Indigenous Peoples Day

5 October 2022

On October 8, 2021, President Biden signed a proclamation declaring October 11 a national holiday to  celebrate and honor Native Americans.  It is celebrated on the second Monday in October, the same day as Columbus Day.  While it is a federal holiday, not all of the states have adopted the declaration.

If nothing else, it is a reminder that there were thriving, advanced civilizations on this continent centuries before the Europeans landed.

There are no rules about how you can celebrate this joint day, but here are some things to consider.

If you are getting ready to plan next year’s landscaping, consider incorporating native plants into your garden.  They are very easy to maintain and will reproduce without human intervention.  They will also brighten your yard.  Most will require full sun.  Check the website for the National Park Service for more information.  https://homegrownnationalpark.org/

Check out Etsy to see if you can find a dream catcher that will complement your décor.  They are fun for kids who are prone to nightmares.  Purchasing from Native American artists is as important as supporting your local small business enterprises.  There are online classes in crafts that are attributed to  Native Americans.  Find one and see how you like it.

There are quite a few tribes that are prominent in the Finger Lakes area.  Pick one or two and learn something about their culture.  There are a number of books that are geared toward preschoolers and kindergartners.  Check out your public library for suggestions.  There are also good ideas at https://americanindian.si.edu/nk360 that focuses on the New York state area.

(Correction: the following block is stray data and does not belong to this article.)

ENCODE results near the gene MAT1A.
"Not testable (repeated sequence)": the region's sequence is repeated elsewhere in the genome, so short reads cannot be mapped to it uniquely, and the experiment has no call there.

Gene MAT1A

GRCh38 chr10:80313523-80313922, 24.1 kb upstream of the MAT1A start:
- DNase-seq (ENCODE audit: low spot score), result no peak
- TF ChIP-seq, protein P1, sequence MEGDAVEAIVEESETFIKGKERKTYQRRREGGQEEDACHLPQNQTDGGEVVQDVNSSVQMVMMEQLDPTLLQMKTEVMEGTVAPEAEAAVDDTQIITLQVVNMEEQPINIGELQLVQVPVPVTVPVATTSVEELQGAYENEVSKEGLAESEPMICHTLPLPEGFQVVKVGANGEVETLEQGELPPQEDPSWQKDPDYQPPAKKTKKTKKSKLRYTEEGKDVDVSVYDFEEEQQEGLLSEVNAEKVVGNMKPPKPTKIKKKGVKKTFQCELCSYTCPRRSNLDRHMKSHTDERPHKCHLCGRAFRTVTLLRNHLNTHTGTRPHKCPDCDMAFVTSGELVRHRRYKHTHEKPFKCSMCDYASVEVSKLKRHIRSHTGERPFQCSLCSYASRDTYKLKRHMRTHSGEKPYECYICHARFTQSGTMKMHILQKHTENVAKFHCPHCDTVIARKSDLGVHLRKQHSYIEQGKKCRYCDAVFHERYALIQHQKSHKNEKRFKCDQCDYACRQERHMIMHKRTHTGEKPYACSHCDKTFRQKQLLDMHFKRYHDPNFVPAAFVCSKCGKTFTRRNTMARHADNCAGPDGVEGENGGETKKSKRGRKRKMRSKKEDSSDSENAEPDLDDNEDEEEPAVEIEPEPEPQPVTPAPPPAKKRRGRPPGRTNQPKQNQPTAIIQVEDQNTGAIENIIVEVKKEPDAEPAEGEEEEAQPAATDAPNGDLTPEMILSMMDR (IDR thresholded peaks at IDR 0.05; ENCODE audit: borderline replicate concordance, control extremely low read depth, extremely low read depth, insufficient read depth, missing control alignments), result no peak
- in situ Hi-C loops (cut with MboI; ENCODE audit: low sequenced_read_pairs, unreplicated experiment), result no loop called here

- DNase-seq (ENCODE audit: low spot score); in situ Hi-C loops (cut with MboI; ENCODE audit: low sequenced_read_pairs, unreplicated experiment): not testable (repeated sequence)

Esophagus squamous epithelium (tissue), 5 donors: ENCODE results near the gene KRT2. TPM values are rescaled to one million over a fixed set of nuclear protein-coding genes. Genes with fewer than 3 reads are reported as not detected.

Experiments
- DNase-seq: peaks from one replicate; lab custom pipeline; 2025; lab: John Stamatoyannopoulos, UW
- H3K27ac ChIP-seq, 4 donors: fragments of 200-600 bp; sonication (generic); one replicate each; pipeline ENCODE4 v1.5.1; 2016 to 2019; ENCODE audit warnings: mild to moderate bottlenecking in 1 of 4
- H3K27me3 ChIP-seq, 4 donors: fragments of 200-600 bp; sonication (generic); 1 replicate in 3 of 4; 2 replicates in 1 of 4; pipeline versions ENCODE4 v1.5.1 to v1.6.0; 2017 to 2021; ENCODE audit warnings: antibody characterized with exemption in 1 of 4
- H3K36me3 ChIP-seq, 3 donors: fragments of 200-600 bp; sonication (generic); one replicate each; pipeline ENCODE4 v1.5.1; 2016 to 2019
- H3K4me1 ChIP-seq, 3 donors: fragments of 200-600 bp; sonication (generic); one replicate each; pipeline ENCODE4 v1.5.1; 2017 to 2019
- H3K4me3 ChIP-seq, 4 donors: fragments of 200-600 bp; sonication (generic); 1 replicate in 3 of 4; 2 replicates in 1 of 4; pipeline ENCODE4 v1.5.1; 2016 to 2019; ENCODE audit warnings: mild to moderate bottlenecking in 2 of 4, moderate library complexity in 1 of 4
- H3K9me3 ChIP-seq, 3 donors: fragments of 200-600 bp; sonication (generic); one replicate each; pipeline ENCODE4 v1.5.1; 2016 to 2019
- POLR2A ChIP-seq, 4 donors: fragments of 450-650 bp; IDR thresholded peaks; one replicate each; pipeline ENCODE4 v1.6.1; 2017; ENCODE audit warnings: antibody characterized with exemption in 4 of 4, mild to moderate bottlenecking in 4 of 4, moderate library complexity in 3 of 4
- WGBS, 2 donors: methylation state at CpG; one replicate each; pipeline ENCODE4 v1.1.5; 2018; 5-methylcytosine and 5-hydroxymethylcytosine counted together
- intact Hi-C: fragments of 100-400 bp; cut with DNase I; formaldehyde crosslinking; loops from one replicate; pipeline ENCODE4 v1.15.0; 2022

There will be celebrations across the country.  See if you can find a video or podcast just to experience what goes on.

Let’s not forget about Columbus Day that was first celebrated on October 12, 1792 when Tammany Hall held an event to celebrate the 300th anniversary of the landing in the “new world,” although it actually wasn’t on our shores.  It was declared a federal holiday by President Lyndon Johnson on June 28, 1968, and began as a celebration in 1971.  From that time it has been observed on the second Monday in October.

Many Italian-Americans celebrate the day more for their own heritage than the exploration.

It might be a good time to discuss your family’s journey to the United States and how it has impacted your own history, emphasizing respect for their own heritage and respect for others.

If you want to party, think of a theme that ties into the natural beauty of your city and the Finger Lakes area.  You can also branch into the concept of navigation and exploration.  With a projected moon landing in only a few years, you can talk about what it means to go into the unknown.

For food, you can mix and match fry bread with truffle butter and serve grilled sausage kabobs.  You can also make a cold appetizer of skewered cherry tomatoes, tortellini, salami, and olives.  See how creative you can be incorporating native cultures, European influences, with your own family traditions.

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